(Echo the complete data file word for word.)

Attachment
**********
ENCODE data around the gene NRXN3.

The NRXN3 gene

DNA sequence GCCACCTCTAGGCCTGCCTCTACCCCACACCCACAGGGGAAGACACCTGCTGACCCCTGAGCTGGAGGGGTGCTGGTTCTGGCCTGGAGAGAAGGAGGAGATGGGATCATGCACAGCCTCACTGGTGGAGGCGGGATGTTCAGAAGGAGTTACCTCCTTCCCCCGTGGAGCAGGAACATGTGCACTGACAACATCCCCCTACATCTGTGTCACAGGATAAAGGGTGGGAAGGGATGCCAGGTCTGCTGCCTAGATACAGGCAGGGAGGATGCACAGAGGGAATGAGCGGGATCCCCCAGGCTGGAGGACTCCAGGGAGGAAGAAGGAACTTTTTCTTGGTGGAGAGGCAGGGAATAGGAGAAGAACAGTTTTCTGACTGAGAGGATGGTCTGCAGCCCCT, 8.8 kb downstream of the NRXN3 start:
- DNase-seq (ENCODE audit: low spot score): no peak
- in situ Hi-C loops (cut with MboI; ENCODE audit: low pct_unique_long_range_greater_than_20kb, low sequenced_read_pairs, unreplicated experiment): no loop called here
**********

ENCODE data around the gene NRXN3.

The NRXN3 gene

DNA sequence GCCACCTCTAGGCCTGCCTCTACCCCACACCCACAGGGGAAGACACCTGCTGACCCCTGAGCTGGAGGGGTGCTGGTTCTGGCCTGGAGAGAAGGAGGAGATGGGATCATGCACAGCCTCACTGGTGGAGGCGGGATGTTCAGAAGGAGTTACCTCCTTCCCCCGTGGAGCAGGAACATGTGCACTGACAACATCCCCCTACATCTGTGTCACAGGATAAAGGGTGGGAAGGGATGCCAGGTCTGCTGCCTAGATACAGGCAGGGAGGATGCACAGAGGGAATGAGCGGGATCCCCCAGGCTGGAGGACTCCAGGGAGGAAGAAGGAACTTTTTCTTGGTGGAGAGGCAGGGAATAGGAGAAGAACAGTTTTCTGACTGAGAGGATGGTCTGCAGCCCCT, 8.8 kb downstream of the NRXN3 start:
- DNase-seq (ENCODE audit: low spot score): no peak
- in situ Hi-C loops (cut with MboI; ENCODE audit: low pct_unique_long_range_greater_than_20kb, low sequenced_read_pairs, unreplicated experiment): no loop called here